One year ago, Trump remarked during a speech that his supporters will "soon be marching over to the Capitol building to peacefully and patriotically make your voices heard." Various critics point to the chronological gap between the Capitol being breached and the president making any public overtures to try to halt it after he had returned to the White House.

Earlier Thursday, Trump – who has been banished from multiple social media platforms – put out a statement condemning President Biden's address on the one year since the Capitol riots and singled out the Jan. 6 committee, calling panelists the "Unselect Committee" and claiming critics want to use the anniversary to "stoke fears and divide America."

On "Your World", Kinzinger said he and Thompson are receiving good cooperation, however, from some individuals, including those who worked with former Vice President Mike Pence.

House GOP leader Kevin McCarthy

House Minority Leader Kevin McCarthy, R-Calif., responds to reporters at the Capitol in Washington, Friday, Dec. 3, 2021, about the behavior of Rep. Lauren Boebert, R-Colo., and her repeated "anti-Muslim" attacks against Rep. Ilhan Omar, D-Minn. (AP Photo/J. Scott Applewhite) (AP Photo/J. Scott Applewhite)

"Where we’re not getting cooperation … we have to take that action. We’ve spoken with over 300 people. Significantly the vice president’s former team has been quite cooperative and shedding light on what we need to know," he said.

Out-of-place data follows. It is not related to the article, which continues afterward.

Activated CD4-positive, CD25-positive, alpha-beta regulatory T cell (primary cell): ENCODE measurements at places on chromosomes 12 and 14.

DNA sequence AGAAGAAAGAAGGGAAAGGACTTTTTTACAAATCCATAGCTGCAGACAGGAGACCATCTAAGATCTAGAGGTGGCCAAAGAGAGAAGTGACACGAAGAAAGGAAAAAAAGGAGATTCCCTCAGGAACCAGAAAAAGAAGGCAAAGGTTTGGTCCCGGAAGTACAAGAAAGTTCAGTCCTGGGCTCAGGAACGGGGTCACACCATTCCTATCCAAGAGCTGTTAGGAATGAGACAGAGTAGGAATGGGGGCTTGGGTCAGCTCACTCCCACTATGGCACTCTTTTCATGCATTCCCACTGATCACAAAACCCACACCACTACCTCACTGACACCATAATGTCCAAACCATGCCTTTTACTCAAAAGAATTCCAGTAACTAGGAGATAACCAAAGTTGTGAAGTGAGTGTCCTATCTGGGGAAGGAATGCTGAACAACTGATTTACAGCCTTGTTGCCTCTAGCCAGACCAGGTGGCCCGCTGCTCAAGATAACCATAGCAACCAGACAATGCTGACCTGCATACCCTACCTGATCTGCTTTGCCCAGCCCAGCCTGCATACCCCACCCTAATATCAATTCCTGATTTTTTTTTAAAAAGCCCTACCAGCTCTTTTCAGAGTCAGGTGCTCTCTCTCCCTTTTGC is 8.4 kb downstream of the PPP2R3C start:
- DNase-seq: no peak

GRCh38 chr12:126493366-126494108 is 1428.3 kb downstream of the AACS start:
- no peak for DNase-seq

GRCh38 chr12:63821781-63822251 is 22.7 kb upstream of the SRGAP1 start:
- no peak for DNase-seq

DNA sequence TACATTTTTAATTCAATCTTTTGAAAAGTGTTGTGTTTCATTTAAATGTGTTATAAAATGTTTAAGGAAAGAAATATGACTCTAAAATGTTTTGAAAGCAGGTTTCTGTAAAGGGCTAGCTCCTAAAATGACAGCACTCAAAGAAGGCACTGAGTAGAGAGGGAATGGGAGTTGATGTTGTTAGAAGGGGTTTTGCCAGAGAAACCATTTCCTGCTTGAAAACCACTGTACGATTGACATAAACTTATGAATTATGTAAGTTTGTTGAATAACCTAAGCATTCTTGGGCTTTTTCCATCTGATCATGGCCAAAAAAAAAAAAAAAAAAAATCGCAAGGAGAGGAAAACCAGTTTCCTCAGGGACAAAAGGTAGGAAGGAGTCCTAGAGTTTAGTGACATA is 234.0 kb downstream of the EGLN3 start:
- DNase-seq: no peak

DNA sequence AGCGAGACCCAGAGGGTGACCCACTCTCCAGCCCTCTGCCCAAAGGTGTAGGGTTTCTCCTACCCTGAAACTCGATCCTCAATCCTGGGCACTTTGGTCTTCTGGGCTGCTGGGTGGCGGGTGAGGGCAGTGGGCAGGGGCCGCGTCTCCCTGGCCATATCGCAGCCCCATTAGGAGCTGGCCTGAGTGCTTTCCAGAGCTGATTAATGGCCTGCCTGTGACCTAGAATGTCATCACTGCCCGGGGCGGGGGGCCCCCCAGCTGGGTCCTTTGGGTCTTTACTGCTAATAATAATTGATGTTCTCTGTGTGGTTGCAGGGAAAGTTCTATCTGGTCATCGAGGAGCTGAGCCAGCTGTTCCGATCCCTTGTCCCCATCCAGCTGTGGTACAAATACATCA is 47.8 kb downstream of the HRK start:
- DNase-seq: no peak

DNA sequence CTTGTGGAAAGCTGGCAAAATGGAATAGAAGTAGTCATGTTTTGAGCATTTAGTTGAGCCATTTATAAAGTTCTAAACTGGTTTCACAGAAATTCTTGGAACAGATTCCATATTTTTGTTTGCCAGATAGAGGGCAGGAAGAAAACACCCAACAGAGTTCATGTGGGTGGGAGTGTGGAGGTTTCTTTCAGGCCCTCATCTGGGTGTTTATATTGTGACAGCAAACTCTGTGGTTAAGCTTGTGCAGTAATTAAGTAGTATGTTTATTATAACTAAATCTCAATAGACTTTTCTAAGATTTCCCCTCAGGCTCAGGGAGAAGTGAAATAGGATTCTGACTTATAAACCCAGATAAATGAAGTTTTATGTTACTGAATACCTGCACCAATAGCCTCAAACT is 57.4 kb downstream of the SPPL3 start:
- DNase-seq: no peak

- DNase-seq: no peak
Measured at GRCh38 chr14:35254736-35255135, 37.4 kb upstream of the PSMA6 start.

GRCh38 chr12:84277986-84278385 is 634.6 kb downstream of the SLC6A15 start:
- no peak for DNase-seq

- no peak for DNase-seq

"I’m interested in what led to January 6. What were the circumstances? What did [Trump] know prior to January 6? Because what is most important, even more than accountability for that day, is that we don’t have anything like that happen again."

Some of the committee's actions to compel testimony, however, have been rocky.

Stephen Bannon, a former Trump adviser and ex-editor of Breitbart News, told reporters late last year that Kinzinger's panel's vote to hold him in contempt will become "the misdemeanor from hell" for them and for Attorney General Merrick Garland.

"We're going to go on the offense. We are tired of playing defense," said Bannon.

Host Neil Cavuto also asked Kinzinger's thoughts on Trump potentially "pulling a Grover Cleveland" and defeating Biden – who would essentially play the role of President Benjamin Harrison – to serve two non-consecutive terms if he ran in the 2024 presidential race. The congressman said he certainly would not support Trump if he ran again.

A portrait of U.S. President Grover Cleveland, who served from 1885-1889 and 1893-1897.  REUTERS/Library of Congress/Handout     (UNITED STATES).  FOR EDITORIAL USE ONLY. 

"As a conservative, policy-wise, those are the things that excite me – getting conservative policies. But when you can’t govern - and we're so divided – I’m not sure it matters," he replied. "Imagine if he’s back on Twitter. Every day it’s a new fight: Trying to unify a country when we’re facing real enemies like China, we're facing Russia on the border with Ukraine, Iran with a nuclear program, and we're more interested in fighting the other political party than actually defending American interests. It only gets worse."

Kinzinger concluded by saying he is proud to stand with Liz Cheney as outliers in the Republican caucus. Cheney and her father, former Vice President Dick Cheney, were the only other Republicans on hand in the House chamber during commemoration speeches earlier Thursday.

"That's fine," said Kinzinger. "I wish there were more people, though."